A friend who knows my taste in graphic art, digital art, vector art etc, turned me on to Scottish artist Alan MacDonald's website with the promise that I was going to love the man's work. She was 1000% right! I surf the net looking for this sort of thing! MacDonald's paintings blend the subject and style of the European Renaissance masters with modern day consumerism and pop culture. You will see many of his subjects drinking popular beverages, eating junk food and riding on scooters, etc. MacDonald also pairs his old Europe subjects with other out of place items such as fantasy box carts that look like they may have come from a century ago. This work is really genial!
"There is a cool, quiet elegance to Alan Macdonald's paintings, which belies the disequilibrium at their heart. His figures, grey eyed and dreaming, might be time travellers, drawing distant cousinship from the portraits of Rembrandt or Frans Hals. His bucolic northern landscapes lay claim to an equally venerable artistic heritage. But if an accretion of the art historical past informs his imagery, it is transposed into a world where confidence has been lost, where the spiritual beliefs and myths which once bound man to nature, and through nature, to the divine, fail to connect.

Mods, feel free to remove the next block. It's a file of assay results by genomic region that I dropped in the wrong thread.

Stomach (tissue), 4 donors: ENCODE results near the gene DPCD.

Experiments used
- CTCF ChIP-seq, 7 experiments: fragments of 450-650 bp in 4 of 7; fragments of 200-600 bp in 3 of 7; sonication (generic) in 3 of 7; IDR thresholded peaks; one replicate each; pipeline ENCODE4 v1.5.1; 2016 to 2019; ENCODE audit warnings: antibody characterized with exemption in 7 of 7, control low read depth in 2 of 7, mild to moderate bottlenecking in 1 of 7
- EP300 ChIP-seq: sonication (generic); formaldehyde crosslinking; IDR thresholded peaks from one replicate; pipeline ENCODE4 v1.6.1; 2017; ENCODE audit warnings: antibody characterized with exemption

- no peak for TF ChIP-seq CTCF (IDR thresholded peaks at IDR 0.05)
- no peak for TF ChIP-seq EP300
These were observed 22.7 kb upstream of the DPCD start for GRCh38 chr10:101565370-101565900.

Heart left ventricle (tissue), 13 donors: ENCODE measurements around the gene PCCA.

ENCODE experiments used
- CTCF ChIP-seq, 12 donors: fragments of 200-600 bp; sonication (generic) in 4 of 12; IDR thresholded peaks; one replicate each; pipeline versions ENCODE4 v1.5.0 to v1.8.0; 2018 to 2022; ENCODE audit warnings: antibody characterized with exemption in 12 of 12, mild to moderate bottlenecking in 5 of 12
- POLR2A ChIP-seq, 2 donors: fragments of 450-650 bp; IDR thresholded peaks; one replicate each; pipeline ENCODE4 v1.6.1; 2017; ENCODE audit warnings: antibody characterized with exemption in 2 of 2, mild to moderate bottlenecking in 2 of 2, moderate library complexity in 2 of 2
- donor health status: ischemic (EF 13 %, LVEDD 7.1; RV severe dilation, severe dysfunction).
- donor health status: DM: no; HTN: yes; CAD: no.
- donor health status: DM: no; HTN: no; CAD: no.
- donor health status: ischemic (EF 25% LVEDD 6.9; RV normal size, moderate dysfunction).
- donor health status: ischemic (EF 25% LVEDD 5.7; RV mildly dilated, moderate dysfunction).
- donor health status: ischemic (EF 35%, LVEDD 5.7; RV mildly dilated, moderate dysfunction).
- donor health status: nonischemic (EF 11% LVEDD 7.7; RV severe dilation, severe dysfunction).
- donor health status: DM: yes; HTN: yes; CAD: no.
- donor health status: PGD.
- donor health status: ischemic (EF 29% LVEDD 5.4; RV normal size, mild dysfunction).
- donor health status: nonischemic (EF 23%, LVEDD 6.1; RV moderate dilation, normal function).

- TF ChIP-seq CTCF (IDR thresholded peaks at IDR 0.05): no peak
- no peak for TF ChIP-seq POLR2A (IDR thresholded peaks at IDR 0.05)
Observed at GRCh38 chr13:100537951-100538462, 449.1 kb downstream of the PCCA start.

The otherworldly characters in his series of portrait heads have the look of forgotten pilgrims, bonneted and constrained by cords like the followers of some perverse form of Puritanism. Each is neatly titled according to a state of mind: hedonist, altruist, sadist. We read the titles and search their waxen features, hoping to discover their soul in the curl of a lip, or the tilt of a chin. Despite this attempt at self assertion the figures remain isolated, pinned down by their cords, as if by the codes and strictures of society.
These are beautiful paintings, all the more potent for their distilled sense of calm. Macdonald gives us no answers, but the questions he raises about the search for faith and identity in a difficult modern world touch a nerve, and in the faces of his pilgrims, we recognise ourselves."